Are Newcastle United a Big Club?
Garth Crooks’ transition from footballer to pundit, it is fair to say, has not been without a fair few forks in the road.
Take his often baffling team of the week segments for BBC Sport, which peaked in 2015 with a 3-3-1-3 outfit including Jeffrey Schlupp playing centre-half, Alexis Sanchez and Marko Arnautovic as wing-backs, and Kevin De Bruyne in holding midfield. Or the time Freddie Flintoff, on his ‘Flintoff, Savage and the Ping Pong Guy’ podcast, poked fun at his fashion statement of maroon tank top with pink shirt for an appearance on Final Score.
But it is difficult to recollect a time Crooks has sparked greater ridicule than in October 2017, when he had the temerity to claim that Newcastle – yes, that Newcastle, the one that had been in the Championship the season before and had just two top-half Premier League finishes to their name in the last 11 years – could win the title. Sure, it was caveated with ‘under Rafa Benitez, with the right resources.’ But don’t let the sober heads of context and logic puncture the hilarity of it all; this was classic Crooks codswallop, right?
Well, in reality, perhaps, but in a parallel universe, where Mike Ashley sold up and Benitez, rather than Steve Bruce, remained in the St James’ Park dugout, perhaps not. In that world, however distant that may be, Newcastle would surely be a thriving footballing hotbed, where pilgrimages to the club on the hill are made by supporters with a spring in their step, rather than disenfranchised customers, lurching along with little else to cling to than misplaced optimism.
Instead, there remains the eternal conundrum as to where Newcastle can actually be considered an official Big Club™. One that had the seventh-highest average attendance in the Premier League 2018-19 with more than 50,000, but has won no major silverware since 1955, while Wigan Athletic, Swansea City and Birmingham City, among others, have all added to their trophy cabinets in that time. One that ranked 19th in the 2019 Deloitte Football Money League, with an annual revenue of €201.5 million, but whose record signing was a paltry £17 million on Michael Owen in August 2005 before the turn of the year.
Therein lies the intractable problem with Newcastle. Everything should be in place for them to be one of English football’s juggernauts – the financial muscle, the fan base, not only in size but in devotion, the majesty of the club itself. And yet, as season on season of them merely passing through goes by, you are left wondering what the wider picture shows for Newcastle; namely Ashley. Cut the supporters open and they bleed black and white, but cut the board open and they bleed muddy water. What is their purpose, their raison d’être? Just what is in it for them?
Of course, at least to an extent, we know the answer to this. Survival in the top-flight, it seems, constitutes success to them, yet is that truly the hallmark of a big club? To set your sights so low as to settle for finishing above at least three of the other 19 Premier League teams every year?
To compare them with Bournemouth, for example, may seem trite and overly simplistic, but also pertinent. As recently as 2008-09, three divisions separated the two clubs; Newcastle would be relegated to the Championship, while the Cherries only avoided demotion to non-league by two places and nine points.
Today, Newcastle still dwarf them in size, stature and history, but the South Coast outfit won’t let that deter them; indeed, few would argue against them being the more attractive proposition nowadays, purely from a footballing perspective. With their bright, young, progressive manager in Eddie Howe, financial backing of their owner, Russian businessman Maxim Denim, and resilient, gifted team with a young, British core, Bournemouth at least adhere to one of the game’s most vital and fundamental tenets: they have a go. Even if all else should fail, they will at least die trying.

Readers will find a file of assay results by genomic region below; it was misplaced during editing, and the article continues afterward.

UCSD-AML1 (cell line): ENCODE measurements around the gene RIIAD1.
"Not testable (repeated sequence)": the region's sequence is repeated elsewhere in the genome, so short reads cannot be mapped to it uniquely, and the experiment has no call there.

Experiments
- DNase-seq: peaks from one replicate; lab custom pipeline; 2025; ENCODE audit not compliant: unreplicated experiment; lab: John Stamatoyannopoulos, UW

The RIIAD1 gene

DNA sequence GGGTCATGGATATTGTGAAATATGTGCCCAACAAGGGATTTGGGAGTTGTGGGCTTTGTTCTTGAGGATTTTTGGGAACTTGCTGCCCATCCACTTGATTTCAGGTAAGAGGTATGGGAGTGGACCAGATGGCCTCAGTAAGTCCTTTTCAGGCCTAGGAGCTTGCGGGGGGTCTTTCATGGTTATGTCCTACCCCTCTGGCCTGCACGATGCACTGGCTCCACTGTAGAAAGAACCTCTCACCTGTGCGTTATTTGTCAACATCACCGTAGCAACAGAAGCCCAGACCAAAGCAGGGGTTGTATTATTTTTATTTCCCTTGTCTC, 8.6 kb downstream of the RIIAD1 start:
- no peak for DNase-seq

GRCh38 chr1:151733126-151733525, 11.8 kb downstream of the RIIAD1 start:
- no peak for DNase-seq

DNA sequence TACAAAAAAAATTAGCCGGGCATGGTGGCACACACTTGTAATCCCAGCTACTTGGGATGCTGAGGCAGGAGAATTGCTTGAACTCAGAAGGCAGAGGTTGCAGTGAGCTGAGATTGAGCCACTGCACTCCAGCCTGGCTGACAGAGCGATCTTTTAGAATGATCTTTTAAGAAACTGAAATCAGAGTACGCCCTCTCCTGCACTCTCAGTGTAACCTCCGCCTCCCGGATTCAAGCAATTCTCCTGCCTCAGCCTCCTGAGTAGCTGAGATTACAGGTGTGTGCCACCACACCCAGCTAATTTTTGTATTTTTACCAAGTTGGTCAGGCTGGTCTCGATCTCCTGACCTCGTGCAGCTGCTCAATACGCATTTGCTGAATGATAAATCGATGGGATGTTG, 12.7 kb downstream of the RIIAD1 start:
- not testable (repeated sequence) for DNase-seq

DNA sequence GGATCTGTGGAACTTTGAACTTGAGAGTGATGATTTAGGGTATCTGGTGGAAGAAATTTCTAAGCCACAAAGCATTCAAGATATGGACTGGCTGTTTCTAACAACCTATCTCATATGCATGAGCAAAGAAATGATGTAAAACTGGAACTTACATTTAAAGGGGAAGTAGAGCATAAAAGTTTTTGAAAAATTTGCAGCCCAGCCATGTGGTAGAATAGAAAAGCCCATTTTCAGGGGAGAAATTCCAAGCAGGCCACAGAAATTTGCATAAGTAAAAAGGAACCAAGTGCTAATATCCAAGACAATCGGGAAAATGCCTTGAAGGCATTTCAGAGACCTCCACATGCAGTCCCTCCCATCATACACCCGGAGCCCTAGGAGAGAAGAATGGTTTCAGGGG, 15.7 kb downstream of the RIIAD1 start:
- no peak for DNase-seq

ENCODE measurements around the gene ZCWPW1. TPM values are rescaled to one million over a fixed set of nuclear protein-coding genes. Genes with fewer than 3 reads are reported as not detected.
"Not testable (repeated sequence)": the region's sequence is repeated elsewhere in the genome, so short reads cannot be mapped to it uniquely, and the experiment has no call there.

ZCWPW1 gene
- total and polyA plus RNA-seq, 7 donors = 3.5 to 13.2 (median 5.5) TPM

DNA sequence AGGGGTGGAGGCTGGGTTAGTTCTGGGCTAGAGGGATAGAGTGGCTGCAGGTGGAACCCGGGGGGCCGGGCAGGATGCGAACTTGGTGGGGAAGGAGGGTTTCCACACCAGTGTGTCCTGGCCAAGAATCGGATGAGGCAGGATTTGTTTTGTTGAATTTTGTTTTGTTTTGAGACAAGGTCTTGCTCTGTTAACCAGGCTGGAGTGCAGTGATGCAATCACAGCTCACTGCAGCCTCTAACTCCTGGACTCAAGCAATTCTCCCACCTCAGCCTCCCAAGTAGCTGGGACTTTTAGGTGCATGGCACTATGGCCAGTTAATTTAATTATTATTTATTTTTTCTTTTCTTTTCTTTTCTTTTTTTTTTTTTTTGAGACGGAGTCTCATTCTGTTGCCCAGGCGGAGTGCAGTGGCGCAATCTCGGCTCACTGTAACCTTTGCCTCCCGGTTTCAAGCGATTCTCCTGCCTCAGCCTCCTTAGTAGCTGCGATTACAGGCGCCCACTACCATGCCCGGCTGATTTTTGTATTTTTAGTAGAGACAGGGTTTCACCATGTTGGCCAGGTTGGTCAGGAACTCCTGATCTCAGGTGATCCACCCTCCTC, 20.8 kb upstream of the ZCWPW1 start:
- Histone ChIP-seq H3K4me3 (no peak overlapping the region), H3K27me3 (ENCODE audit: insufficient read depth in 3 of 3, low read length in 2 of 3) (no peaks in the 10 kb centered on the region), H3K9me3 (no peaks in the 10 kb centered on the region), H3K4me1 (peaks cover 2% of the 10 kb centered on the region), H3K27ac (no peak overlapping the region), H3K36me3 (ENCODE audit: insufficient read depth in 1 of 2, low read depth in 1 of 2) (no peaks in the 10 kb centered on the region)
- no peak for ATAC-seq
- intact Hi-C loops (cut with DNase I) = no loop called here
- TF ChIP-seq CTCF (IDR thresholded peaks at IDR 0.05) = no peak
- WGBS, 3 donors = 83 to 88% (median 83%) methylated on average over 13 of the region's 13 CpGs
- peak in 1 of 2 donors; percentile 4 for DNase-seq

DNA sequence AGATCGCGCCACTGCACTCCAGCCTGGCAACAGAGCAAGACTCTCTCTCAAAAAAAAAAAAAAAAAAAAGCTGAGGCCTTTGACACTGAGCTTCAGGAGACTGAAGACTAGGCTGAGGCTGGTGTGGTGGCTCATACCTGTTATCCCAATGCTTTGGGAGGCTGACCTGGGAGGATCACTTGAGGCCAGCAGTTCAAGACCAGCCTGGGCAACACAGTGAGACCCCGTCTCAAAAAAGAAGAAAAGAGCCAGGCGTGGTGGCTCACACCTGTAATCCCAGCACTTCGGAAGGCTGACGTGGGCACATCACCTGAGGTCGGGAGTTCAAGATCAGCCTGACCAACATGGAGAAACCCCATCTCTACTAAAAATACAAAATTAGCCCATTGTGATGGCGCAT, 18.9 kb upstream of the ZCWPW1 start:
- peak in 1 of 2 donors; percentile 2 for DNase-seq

Newcastle, by contrast, barely even succeed in that regard. The Premier League’s nine-to-fivers, they are content with simply existing in the bubble of the top-flight, reaping the monetary benefits but by no means capitalising on them. After all, this is a club that has reached European football in just one of Ashley’s 12 seasons at the helm, having done so in ten of the previous 12.
Perhaps, then, Crooks, comically dressed as he may seem, and with tactics that would make Mike Bassett look like Pep Guardiola, was more accurate in his assessment of Newcastle than many gave him credit for. On the day he made that comment, they had secured a 1-0 home win over Crystal Palace to record a feat of 14 points taken from the previous 21 on offer and move sixth in the table. This, with a starting XI that day featuring eight of their promotion-winning squad the season before. They have never been so highly-placed since then.
In Benitez, they had a bona fide world-class manager; a Champions League winner, and a man anointed as Newcastle’s saviour, for whom support and adulation cascaded from the terraces on Tyneside. Given the tools, he may well have achieved the feat Crooks spoke of, or at least had a crack at it. At the absolute minimum, he would have had the same transcendent effect on the club that Guardiola has had at Manchester City, or Jürgen Klopp has managed at Liverpool, for instance. Instead, another era at Newcastle is allowed to ebb away with unfulfilled potential, shrouded in acrimony, leaving you to ponder, yet again, what might have been.
And so, you are left grappling with that existential question of just what Newcastle are. Off the field, with their enviable stature and enormous fan base, they are undoubtedly a big club; arguably one of England’s largest. On it, though, the unpalatable truth is that they have been middling at best for far too long, so much so that you have to wonder, far more crucially than any debate about their size, just what the point is anymore.